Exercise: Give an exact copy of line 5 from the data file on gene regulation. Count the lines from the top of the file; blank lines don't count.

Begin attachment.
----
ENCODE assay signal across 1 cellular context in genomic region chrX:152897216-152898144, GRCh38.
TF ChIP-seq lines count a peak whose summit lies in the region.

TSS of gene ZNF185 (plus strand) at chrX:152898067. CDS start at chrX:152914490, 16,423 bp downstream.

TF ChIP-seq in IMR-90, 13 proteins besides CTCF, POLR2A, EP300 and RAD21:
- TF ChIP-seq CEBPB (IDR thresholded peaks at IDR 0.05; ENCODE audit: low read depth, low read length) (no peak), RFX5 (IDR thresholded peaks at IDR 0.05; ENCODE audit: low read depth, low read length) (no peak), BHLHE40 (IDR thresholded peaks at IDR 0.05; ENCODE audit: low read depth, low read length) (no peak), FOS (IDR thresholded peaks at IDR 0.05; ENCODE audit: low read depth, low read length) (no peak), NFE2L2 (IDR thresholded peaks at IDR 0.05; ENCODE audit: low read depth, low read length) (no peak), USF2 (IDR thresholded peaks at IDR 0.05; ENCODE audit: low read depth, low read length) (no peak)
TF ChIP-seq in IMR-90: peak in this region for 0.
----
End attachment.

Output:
- TF ChIP-seq CEBPB (IDR thresholded peaks at IDR 0.05; ENCODE audit: low read depth, low read length) (no peak), RFX5 (IDR thresholded peaks at IDR 0.05; ENCODE audit: low read depth, low read length) (no peak), BHLHE40 (IDR thresholded peaks at IDR 0.05; ENCODE audit: low read depth, low read length) (no peak), FOS (IDR thresholded peaks at IDR 0.05; ENCODE audit: low read depth, low read length) (no peak), NFE2L2 (IDR thresholded peaks at IDR 0.05; ENCODE audit: low read depth, low read length) (no peak), USF2 (IDR thresholded peaks at IDR 0.05; ENCODE audit: low read depth, low read length) (no peak)